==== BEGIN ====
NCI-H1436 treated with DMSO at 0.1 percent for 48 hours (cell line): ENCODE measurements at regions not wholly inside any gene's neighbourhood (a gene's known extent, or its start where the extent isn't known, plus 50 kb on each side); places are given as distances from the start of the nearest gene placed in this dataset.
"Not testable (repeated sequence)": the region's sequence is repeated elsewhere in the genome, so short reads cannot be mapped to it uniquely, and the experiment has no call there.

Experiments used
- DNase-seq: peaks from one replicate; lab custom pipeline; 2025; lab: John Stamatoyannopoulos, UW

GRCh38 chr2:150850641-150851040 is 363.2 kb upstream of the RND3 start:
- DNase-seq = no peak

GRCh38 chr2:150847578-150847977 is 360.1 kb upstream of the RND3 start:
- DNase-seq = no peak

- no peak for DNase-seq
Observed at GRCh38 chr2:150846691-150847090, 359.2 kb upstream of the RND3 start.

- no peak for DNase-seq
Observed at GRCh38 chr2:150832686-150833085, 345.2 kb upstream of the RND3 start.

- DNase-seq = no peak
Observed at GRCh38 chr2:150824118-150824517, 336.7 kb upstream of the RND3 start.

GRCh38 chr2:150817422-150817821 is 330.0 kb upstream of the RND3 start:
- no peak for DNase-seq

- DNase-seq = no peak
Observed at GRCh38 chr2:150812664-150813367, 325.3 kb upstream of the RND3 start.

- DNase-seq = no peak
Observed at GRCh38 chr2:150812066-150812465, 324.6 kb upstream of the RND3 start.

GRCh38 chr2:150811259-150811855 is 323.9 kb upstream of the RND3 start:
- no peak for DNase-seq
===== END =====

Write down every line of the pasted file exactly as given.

NCI-H1436 treated with DMSO at 0.1 percent for 48 hours (cell line): ENCODE measurements at regions not wholly inside any gene's neighbourhood (a gene's known extent, or its start where the extent isn't known, plus 50 kb on each side); places are given as distances from the start of the nearest gene placed in this dataset.
"Not testable (repeated sequence)": the region's sequence is repeated elsewhere in the genome, so short reads cannot be mapped to it uniquely, and the experiment has no call there.

Experiments used
- DNase-seq: peaks from one replicate; lab custom pipeline; 2025; lab: John Stamatoyannopoulos, UW

GRCh38 chr2:150850641-150851040 is 363.2 kb upstream of the RND3 start:
- DNase-seq = no peak

GRCh38 chr2:150847578-150847977 is 360.1 kb upstream of the RND3 start:
- DNase-seq = no peak

- no peak for DNase-seq
Observed at GRCh38 chr2:150846691-150847090, 359.2 kb upstream of the RND3 start.

- no peak for DNase-seq
Observed at GRCh38 chr2:150832686-150833085, 345.2 kb upstream of the RND3 start.

- DNase-seq = no peak
Observed at GRCh38 chr2:150824118-150824517, 336.7 kb upstream of the RND3 start.

GRCh38 chr2:150817422-150817821 is 330.0 kb upstream of the RND3 start:
- no peak for DNase-seq

- DNase-seq = no peak
Observed at GRCh38 chr2:150812664-150813367, 325.3 kb upstream of the RND3 start.

- DNase-seq = no peak
Observed at GRCh38 chr2:150812066-150812465, 324.6 kb upstream of the RND3 start.

GRCh38 chr2:150811259-150811855 is 323.9 kb upstream of the RND3 start:
- no peak for DNase-seq